Social justice organisations say that the National Health Insurance (NHI) Bill should be amended to grant access to asylum seekers and undocumented persons. The Bill that was recently approved by the National Assembly does not cater for the healthcare needs of these vulnerable individuals.
“The current form of the NHI bill, which is now before the National Council of Provinces (NCOP), is unconstitutional, specifically because of the way in which it excludes the healthcare needs of asylum seekers and those of undocumented persons”, says Sibusisiwe Ndlela, a human rights lawyer at Section 27.
Going against the Constitution
Speaking on Thursday during a webinar organised by Collective Voices for Health Access, she questioned to what extent the NHI will promote universal health coverage, ‘given the type of care for asylum seekers and undocumented persons which is contemplated by the NHI Bill.’
Ndlela says key provisions of the Constitution are not reflected in the Bill. Section 27 of the Constitution states every person has the right to have access to health care services, including reproductive health care, and no person may be refused emergency treatment.
“The specific wording refers to everyone and the term everyone in the context of the The Bill of Rights has been interpreted by our constitutional court to basically mean every single person. That would necessarily include asylum seekers and undocumented persons so the failure of the NHI Bill to provide healthcare services for everyone will therefore be contrary to this specific provision of the Constitution,” explains Ndlela.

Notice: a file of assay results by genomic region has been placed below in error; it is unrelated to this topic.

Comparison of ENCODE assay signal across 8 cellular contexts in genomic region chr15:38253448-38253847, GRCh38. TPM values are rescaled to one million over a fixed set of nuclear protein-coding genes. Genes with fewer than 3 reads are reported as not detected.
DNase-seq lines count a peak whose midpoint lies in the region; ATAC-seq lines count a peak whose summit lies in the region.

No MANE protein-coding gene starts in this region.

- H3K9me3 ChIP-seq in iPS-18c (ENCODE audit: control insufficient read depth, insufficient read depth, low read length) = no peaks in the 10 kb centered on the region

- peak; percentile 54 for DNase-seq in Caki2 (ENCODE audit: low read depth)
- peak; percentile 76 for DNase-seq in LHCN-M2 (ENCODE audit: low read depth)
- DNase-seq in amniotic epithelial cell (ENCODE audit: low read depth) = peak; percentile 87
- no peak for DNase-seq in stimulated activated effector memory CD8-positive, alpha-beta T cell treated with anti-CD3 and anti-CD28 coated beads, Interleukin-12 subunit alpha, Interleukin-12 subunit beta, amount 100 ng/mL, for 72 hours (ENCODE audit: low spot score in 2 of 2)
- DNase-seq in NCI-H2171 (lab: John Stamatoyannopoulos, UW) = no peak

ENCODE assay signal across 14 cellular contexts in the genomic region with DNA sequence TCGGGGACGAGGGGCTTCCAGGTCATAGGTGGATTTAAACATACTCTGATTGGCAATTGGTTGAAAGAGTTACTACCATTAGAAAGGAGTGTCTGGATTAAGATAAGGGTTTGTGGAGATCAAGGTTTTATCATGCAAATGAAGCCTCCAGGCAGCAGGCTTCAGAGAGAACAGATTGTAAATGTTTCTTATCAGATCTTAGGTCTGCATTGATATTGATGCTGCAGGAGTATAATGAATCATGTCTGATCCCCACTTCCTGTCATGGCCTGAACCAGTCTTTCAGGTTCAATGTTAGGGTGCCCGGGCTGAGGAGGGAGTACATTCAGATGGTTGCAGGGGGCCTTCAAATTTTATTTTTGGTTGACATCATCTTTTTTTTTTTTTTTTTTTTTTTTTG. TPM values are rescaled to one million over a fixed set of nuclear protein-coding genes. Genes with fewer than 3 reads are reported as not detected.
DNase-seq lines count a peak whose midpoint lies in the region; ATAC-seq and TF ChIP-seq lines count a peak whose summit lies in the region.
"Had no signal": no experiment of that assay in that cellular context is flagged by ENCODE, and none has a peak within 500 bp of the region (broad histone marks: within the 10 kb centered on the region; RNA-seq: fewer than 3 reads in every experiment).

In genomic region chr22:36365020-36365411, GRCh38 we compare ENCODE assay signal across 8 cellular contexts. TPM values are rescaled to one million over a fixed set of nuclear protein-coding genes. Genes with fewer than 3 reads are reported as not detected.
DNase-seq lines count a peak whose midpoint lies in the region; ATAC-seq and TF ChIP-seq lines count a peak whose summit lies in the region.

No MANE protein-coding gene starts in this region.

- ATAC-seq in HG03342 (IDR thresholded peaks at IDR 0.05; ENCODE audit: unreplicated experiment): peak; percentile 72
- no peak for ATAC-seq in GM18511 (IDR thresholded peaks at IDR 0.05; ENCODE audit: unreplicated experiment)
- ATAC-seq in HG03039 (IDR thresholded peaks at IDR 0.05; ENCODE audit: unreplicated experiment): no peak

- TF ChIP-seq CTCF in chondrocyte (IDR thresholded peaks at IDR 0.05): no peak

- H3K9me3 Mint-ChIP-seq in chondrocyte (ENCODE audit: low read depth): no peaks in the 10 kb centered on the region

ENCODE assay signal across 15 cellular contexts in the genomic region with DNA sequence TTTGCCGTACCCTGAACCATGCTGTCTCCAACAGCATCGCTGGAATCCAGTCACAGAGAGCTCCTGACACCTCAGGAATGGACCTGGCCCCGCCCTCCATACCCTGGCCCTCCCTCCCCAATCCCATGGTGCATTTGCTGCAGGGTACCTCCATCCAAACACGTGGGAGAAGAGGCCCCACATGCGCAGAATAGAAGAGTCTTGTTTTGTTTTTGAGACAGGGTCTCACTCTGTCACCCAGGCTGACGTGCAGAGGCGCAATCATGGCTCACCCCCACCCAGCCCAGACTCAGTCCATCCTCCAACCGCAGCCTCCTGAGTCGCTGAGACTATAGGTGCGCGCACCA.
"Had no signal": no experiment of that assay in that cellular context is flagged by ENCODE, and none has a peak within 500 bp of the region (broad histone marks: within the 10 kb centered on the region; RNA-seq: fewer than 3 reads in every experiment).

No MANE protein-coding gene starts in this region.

The National Health Act affords everyone the right to access free primary healthcare services. Currently, both asylum seekers and undocumented persons are entitled to the same type of hospital care as South Africans. Ndlela says the Bill will severely limit access to healthcare, because it moves away from free healthcare services that are currently provided, including HIV care.
“Under the NHI access to HIV care has been stripped away and we are well aware of the fact that HIV is quite a prevalent condition in the country. To make sure that HIV is not transmitted, we need to make sure that every single person is afforded access to HIV care, whether that be in testing, or access to ARVs.”
She also warns that the current form of the NHI Bill does not seem to be consistent with the right to equality and the right to human dignity.
Under the NHI, there will be one pool of healthcare funding for private and public healthcare providers alike. There will be a mandatory fund contribution for all South Africans, dependent on ability to pay.-Health-e News.